Macrophage Inflammatory Markers Are Associated With Subclinical Carotid Artery Disease in Women With Human Immunodeficiency Virus or Hepatitis C Virus InfectionSignificance
Objective—Infection with hepatitis C virus (HCV) or human immunodeficiency virus (HIV) may be associated with atherosclerosis and vascular disease. Macrophages are a major component of atherosclerotic plaque, and classically activated (M1) macrophages contribute to plaque instability. Our goal was to identify plasma biomarkers that reflect macrophage inflammation and are associated with subclinical atherosclerosis.
Approach and Results—We tested whether M1 macrophages produce galectin-3–binding protein in vitro. Then, we measured galectin-3–binding protein and the soluble macrophage biomarkers soluble cluster of differentiation (CD) 163 and soluble CD14 in 264 participants in the Women’s Interagency HIV Study. Women were positive for HIV, HCV, both, or neither (66 in each group, matched for age, race/ethnicity, and smoking status). Carotid artery disease was assessed by ultrasound measurement of right distal common carotid artery intima-media thickness, distensibility, and presence of atherosclerotic lesions (intima-media thickness >1.5 mm). Plasma galectin-3–binding protein was higher in HCV+ than HCV− women (P<0.01) but did not differ by HIV status. The 3 inflammatory macrophage markers were significantly correlated with each other and negatively correlated with CD4+ counts in HIV-infected women. We defined a macrophage score as 1, 2, or 3 biomarkers elevated above the median. In models adjusted for traditional risk factors, higher macrophage scores were significantly associated with increased atherosclerotic lesions and lower carotid distensibility. Receiver-operator curve analysis of lesions revealed that the markers added predictive value beyond traditional risk factors and C-reactive protein.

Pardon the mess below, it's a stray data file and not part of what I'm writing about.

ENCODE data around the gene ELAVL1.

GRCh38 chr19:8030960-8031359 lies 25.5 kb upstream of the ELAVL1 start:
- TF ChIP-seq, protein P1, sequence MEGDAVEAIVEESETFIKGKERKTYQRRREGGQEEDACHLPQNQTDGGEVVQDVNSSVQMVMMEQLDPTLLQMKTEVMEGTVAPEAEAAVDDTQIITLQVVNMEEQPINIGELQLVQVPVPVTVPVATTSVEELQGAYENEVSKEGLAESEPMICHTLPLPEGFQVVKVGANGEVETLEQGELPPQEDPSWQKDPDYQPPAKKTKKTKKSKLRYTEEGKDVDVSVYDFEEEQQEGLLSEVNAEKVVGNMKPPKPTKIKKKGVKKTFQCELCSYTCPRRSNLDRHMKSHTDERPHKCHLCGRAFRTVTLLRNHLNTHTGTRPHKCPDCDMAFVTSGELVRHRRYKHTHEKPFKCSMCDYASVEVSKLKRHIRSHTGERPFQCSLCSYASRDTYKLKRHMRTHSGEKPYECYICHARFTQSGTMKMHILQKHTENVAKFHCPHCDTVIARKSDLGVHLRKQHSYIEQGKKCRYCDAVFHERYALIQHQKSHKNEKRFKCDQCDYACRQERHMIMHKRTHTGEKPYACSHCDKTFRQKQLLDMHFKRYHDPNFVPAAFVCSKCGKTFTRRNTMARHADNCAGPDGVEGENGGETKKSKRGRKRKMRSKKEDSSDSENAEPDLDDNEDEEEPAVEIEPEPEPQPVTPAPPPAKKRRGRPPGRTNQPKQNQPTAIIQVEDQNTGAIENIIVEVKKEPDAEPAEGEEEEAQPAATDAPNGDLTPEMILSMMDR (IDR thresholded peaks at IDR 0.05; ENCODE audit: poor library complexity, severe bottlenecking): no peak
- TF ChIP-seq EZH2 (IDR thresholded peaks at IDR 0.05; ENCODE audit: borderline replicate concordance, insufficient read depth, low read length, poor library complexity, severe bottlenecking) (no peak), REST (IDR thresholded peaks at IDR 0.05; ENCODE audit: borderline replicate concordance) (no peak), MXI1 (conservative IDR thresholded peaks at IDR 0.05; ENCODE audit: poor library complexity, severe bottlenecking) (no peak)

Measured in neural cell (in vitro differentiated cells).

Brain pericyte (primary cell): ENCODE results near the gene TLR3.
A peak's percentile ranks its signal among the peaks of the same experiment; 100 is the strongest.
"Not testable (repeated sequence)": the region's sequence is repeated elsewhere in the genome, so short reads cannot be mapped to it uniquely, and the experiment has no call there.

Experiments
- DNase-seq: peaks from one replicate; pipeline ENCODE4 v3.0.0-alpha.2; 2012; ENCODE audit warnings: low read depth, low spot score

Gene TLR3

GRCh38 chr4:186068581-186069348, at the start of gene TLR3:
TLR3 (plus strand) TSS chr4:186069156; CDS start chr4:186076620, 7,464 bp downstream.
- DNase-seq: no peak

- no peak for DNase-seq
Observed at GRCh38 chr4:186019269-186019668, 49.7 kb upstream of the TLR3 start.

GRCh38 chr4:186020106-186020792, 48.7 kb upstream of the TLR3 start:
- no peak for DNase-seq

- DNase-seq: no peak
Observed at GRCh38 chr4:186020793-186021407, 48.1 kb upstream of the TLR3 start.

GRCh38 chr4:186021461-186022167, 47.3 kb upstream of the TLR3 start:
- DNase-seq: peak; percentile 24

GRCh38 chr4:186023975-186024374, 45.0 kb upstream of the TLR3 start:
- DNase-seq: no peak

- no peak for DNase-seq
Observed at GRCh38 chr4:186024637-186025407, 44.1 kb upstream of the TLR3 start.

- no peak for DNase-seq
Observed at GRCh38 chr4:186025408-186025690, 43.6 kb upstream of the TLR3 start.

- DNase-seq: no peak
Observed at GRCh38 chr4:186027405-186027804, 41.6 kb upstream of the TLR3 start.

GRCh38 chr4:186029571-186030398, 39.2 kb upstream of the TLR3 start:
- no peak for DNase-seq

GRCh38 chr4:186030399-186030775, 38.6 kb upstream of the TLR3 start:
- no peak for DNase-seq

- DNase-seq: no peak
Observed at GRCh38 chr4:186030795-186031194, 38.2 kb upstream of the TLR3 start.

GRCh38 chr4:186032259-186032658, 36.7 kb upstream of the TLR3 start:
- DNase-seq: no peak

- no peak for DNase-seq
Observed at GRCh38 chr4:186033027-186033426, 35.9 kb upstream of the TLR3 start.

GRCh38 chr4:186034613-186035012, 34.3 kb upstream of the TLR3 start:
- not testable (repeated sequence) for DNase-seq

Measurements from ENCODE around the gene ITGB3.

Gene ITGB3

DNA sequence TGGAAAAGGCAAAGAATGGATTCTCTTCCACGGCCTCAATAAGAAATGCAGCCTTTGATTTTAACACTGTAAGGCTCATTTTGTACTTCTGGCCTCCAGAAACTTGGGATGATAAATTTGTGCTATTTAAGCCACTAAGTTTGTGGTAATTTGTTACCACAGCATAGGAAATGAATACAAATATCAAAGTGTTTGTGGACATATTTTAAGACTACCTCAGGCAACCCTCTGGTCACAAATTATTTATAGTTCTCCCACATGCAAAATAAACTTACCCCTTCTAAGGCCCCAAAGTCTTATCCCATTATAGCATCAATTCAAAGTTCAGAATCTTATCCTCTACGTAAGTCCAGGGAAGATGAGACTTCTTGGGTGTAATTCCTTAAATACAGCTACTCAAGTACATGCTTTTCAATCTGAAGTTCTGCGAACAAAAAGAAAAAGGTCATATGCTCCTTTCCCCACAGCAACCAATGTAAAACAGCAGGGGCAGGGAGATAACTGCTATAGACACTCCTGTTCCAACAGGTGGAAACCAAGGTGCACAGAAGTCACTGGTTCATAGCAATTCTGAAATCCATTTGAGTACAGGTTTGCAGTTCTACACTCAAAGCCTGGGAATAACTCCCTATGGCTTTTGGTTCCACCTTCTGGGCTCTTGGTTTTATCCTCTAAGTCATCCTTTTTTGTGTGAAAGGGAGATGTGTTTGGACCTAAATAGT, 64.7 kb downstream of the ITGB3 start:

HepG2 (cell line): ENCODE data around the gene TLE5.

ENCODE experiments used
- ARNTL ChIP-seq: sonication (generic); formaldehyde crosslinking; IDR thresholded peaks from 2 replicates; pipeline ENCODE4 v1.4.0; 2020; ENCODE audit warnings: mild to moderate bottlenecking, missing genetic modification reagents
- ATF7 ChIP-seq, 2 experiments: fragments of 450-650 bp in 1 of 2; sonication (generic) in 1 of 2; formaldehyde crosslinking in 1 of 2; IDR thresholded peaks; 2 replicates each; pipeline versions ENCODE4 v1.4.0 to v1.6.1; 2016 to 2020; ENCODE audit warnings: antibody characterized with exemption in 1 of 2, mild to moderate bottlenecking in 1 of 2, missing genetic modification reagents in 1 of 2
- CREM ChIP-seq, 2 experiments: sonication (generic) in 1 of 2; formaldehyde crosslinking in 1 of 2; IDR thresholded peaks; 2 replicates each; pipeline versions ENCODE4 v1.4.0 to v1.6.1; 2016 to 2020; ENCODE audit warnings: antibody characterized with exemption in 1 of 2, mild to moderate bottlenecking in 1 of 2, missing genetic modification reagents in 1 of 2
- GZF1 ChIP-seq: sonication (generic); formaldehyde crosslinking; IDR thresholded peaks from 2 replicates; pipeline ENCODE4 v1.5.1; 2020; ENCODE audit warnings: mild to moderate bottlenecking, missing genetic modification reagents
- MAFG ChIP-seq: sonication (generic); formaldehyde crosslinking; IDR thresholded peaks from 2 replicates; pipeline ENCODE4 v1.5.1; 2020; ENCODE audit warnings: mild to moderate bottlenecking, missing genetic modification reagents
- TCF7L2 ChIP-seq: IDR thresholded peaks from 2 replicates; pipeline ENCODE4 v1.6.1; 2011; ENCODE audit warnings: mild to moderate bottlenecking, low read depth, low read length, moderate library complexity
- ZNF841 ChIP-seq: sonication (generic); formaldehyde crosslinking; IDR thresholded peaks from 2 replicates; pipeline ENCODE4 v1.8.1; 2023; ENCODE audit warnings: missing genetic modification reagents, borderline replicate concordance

Conclusions—The macrophage inflammatory markers galectin-3–binding protein, soluble CD163, and soluble CD14 are significantly associated with carotid artery disease in the setting of HIV and HCV infection.
- Received December 27, 2013.
- Accepted February 27, 2014.
- © 2014 American Heart Association, Inc.